On the irrelevance of formal logic in economics

13 Oct, 2015 at 13:59 | Posted in Economics, Theory of Science & Methodology | 2 Comments

aIn the case of substantial arguments, however, there is no question of data and backing taken together entailing the conclusion, or failing to entail it: just because the steps involved are substantial ones, it is no use either looking for entailments or being disappointed if we do not find them. Their absence does not spring from a lamentable weakness in the arguments, but from the nature of the problems with which they are designed to deal. When we have to set about assessing the real merits of any substantial argument, analytical criteria such as entailment are, accordingly, simply irrelevant … ‘Strictly speaking’ means, to them, analytically speaking; although in the case of substantial  arguments to appeal to analytic criteria is not so much strict as beside the point … There is no justification for applying analytic criteria in all fields of argument indiscriminately, and doing so consistently will lead one (as Hume found) into a state of philosophical delirium.

The mathematization of economics since WW II has made mainstream — neoclassical — economists more or less obsessed with formal, deductive-axiomatic models. Confronted with the critique that they do not solve real problems, they  often react as Saint-Exupéry‘s Great Geographer, who, in response to the questions posed by The Little Prince, says that he is too occupied with his scientific work to be be able to say anything about reality. Confronting economic theory’s lack of relevance and ability to tackle real probems, one retreats into the wonderful world of economic models. One goes into the “shack of tools” — as my old mentor Erik Dahmén used to say — and stays there. While the economic problems in the world around us steadily increase, one is rather happily playing along with the latest toys in the mathematical toolbox.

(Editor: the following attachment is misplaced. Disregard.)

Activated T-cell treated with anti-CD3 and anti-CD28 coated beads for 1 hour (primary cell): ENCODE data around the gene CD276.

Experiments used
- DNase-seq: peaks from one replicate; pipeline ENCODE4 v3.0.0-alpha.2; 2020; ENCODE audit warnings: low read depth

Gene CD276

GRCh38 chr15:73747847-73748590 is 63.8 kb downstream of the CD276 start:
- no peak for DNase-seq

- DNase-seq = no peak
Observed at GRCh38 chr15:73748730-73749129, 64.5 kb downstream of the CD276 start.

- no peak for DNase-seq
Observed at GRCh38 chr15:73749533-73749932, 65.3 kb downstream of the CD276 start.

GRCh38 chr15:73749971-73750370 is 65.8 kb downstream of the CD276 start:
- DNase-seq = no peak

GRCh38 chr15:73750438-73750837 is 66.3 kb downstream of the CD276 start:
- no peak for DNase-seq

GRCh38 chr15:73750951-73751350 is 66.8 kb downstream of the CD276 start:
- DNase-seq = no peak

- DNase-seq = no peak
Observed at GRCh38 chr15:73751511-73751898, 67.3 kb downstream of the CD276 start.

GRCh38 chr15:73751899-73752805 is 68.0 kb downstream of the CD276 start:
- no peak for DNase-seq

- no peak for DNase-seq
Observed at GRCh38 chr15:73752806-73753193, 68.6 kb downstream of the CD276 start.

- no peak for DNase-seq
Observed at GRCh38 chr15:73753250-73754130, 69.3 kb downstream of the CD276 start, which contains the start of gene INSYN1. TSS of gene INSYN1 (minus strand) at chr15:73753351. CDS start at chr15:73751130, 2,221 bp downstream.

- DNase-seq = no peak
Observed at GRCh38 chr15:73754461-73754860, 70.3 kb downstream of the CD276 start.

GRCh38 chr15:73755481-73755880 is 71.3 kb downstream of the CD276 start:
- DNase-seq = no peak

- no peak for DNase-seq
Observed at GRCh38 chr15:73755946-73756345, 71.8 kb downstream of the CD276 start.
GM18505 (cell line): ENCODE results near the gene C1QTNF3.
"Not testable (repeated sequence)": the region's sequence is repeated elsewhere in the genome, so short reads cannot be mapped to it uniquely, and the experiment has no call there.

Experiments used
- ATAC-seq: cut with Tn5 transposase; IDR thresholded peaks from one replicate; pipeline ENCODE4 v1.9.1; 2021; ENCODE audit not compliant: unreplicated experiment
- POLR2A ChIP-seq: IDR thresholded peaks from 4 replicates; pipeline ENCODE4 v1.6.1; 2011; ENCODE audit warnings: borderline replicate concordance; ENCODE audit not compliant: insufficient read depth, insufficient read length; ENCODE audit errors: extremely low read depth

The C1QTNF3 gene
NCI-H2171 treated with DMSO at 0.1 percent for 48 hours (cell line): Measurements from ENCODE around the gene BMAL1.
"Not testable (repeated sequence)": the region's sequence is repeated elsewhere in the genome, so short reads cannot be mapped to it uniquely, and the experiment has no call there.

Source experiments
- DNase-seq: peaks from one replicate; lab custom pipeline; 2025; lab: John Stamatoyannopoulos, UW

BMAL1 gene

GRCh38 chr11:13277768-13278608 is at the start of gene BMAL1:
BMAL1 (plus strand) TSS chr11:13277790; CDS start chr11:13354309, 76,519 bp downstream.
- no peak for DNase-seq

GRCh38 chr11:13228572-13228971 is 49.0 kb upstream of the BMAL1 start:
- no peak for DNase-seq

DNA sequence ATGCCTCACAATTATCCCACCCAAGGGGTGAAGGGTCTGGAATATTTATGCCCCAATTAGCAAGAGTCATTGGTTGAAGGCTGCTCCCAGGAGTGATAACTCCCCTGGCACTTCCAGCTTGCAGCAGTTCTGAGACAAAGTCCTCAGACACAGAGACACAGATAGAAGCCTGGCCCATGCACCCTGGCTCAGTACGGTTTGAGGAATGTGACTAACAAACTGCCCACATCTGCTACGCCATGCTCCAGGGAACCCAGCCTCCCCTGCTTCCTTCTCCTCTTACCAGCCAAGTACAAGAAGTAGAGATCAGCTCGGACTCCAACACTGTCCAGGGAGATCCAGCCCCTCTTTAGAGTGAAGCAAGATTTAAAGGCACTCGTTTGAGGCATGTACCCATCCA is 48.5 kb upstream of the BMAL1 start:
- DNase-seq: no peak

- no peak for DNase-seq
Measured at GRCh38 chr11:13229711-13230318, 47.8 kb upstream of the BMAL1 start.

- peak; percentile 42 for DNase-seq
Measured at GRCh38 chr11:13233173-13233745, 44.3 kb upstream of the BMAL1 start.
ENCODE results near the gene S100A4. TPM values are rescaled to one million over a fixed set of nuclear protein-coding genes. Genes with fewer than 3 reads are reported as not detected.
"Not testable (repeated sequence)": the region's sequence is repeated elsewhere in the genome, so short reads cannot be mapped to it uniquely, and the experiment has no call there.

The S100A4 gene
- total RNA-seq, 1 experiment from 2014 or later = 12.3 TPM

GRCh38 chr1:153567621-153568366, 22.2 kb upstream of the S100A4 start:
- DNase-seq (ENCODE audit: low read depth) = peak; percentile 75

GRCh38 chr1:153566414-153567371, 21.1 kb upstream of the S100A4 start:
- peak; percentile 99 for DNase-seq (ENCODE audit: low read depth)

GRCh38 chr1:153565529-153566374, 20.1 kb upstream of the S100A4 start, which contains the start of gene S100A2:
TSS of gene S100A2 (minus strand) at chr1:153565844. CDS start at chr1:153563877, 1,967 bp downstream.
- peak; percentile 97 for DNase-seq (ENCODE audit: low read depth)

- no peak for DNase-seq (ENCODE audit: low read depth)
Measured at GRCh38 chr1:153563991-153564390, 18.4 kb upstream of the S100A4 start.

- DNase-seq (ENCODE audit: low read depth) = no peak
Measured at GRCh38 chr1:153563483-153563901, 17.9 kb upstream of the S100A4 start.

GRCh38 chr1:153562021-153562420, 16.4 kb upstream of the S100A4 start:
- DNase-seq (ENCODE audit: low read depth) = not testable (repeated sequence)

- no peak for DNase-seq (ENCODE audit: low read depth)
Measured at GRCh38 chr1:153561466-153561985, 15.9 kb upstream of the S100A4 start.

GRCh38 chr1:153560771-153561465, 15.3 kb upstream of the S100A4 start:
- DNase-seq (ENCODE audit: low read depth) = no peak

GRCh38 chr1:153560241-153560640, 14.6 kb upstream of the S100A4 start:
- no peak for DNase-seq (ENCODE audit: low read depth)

Modern mainstream economics is sure very rigorous — but if it’s rigorously wrong, who cares?

Instead of making formal logical argumentation based on deductive-axiomatic models the message, I think we are better served by economists who more  than anything else try to contribute to solving real problems. And then the motto of John Maynard Keynes is more valid than ever:

It is better to be vaguely right than precisely wrong


  1. Isn’t Toulmin just against the absolutist use of formal logics? It seems to me that if economics had reliable axioms then we could – by definition – apply formal logic to reach reliable conclusions. But – as Boole points out – empirical axioms necessarily have some uncertainty, and hence so must any logical deductions. Hence we should treat the results of formal logic as hypotheses to be tested. If they are found wanting then we should modify or abandon at least one axiom. Isn’t formal logic – used properly – essential to improving out axioms and hence our understanding?

    Of course, as Keynes observes, if there were a well-established school that had been innovative in testing the axioms as above and they had not been found wanting, then we would be justified in treating them as relatively reliable. But this is not the case in economics.

    • Dave, I do agree that formal logic is necessary for axiomatization. But I still very much doubt the value of it for describing/analyzing/explaining/understanding essentially open systems.

      On Keynes and what is the case in economics we totally agree!

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